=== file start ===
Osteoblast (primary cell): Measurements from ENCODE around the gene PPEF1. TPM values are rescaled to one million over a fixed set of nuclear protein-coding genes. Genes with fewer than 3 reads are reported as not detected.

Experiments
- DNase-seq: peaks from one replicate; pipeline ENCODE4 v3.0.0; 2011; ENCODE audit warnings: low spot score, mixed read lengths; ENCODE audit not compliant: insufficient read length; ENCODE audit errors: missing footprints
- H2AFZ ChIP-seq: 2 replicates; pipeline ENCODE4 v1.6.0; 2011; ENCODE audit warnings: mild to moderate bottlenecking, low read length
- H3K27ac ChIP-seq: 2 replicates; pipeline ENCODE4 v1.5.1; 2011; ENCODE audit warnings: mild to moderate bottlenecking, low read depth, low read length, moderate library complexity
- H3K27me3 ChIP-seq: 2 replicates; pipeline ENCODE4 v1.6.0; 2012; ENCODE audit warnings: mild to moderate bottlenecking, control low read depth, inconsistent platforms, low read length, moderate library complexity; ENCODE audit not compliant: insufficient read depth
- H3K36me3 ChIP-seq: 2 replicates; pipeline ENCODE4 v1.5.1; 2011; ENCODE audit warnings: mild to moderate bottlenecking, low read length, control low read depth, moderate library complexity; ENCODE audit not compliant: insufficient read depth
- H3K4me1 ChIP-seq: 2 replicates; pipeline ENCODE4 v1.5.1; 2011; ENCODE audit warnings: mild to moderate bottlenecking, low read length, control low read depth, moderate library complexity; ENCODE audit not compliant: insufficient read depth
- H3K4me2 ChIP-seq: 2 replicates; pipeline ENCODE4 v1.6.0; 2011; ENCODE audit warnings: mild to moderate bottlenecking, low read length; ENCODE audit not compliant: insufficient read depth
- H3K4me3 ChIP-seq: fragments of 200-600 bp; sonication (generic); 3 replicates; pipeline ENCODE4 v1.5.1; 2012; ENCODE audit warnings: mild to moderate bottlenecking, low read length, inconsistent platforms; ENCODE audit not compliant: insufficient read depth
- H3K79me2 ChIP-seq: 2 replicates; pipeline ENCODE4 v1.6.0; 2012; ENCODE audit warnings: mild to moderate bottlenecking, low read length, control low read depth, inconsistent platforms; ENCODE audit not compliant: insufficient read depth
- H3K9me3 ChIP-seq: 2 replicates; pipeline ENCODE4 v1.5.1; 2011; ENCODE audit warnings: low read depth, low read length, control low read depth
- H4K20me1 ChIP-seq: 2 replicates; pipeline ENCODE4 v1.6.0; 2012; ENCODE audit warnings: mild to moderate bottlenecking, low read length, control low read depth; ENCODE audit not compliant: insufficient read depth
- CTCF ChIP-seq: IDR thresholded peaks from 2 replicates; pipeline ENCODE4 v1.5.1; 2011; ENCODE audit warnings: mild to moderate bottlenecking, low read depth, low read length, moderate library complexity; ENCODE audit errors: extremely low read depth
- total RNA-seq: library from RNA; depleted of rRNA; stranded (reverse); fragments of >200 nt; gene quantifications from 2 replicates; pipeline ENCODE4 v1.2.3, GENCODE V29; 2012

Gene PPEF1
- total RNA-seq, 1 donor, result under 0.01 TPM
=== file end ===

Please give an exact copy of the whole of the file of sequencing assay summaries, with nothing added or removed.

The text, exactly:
Osteoblast (primary cell): Measurements from ENCODE around the gene PPEF1. TPM values are rescaled to one million over a fixed set of nuclear protein-coding genes. Genes with fewer than 3 reads are reported as not detected.

Experiments
- DNase-seq: peaks from one replicate; pipeline ENCODE4 v3.0.0; 2011; ENCODE audit warnings: low spot score, mixed read lengths; ENCODE audit not compliant: insufficient read length; ENCODE audit errors: missing footprints
- H2AFZ ChIP-seq: 2 replicates; pipeline ENCODE4 v1.6.0; 2011; ENCODE audit warnings: mild to moderate bottlenecking, low read length
- H3K27ac ChIP-seq: 2 replicates; pipeline ENCODE4 v1.5.1; 2011; ENCODE audit warnings: mild to moderate bottlenecking, low read depth, low read length, moderate library complexity
- H3K27me3 ChIP-seq: 2 replicates; pipeline ENCODE4 v1.6.0; 2012; ENCODE audit warnings: mild to moderate bottlenecking, control low read depth, inconsistent platforms, low read length, moderate library complexity; ENCODE audit not compliant: insufficient read depth
- H3K36me3 ChIP-seq: 2 replicates; pipeline ENCODE4 v1.5.1; 2011; ENCODE audit warnings: mild to moderate bottlenecking, low read length, control low read depth, moderate library complexity; ENCODE audit not compliant: insufficient read depth
- H3K4me1 ChIP-seq: 2 replicates; pipeline ENCODE4 v1.5.1; 2011; ENCODE audit warnings: mild to moderate bottlenecking, low read length, control low read depth, moderate library complexity; ENCODE audit not compliant: insufficient read depth
- H3K4me2 ChIP-seq: 2 replicates; pipeline ENCODE4 v1.6.0; 2011; ENCODE audit warnings: mild to moderate bottlenecking, low read length; ENCODE audit not compliant: insufficient read depth
- H3K4me3 ChIP-seq: fragments of 200-600 bp; sonication (generic); 3 replicates; pipeline ENCODE4 v1.5.1; 2012; ENCODE audit warnings: mild to moderate bottlenecking, low read length, inconsistent platforms; ENCODE audit not compliant: insufficient read depth
- H3K79me2 ChIP-seq: 2 replicates; pipeline ENCODE4 v1.6.0; 2012; ENCODE audit warnings: mild to moderate bottlenecking, low read length, control low read depth, inconsistent platforms; ENCODE audit not compliant: insufficient read depth
- H3K9me3 ChIP-seq: 2 replicates; pipeline ENCODE4 v1.5.1; 2011; ENCODE audit warnings: low read depth, low read length, control low read depth
- H4K20me1 ChIP-seq: 2 replicates; pipeline ENCODE4 v1.6.0; 2012; ENCODE audit warnings: mild to moderate bottlenecking, low read length, control low read depth; ENCODE audit not compliant: insufficient read depth
- CTCF ChIP-seq: IDR thresholded peaks from 2 replicates; pipeline ENCODE4 v1.5.1; 2011; ENCODE audit warnings: mild to moderate bottlenecking, low read depth, low read length, moderate library complexity; ENCODE audit errors: extremely low read depth
- total RNA-seq: library from RNA; depleted of rRNA; stranded (reverse); fragments of >200 nt; gene quantifications from 2 replicates; pipeline ENCODE4 v1.2.3, GENCODE V29; 2012

Gene PPEF1
- total RNA-seq, 1 donor, result under 0.01 TPM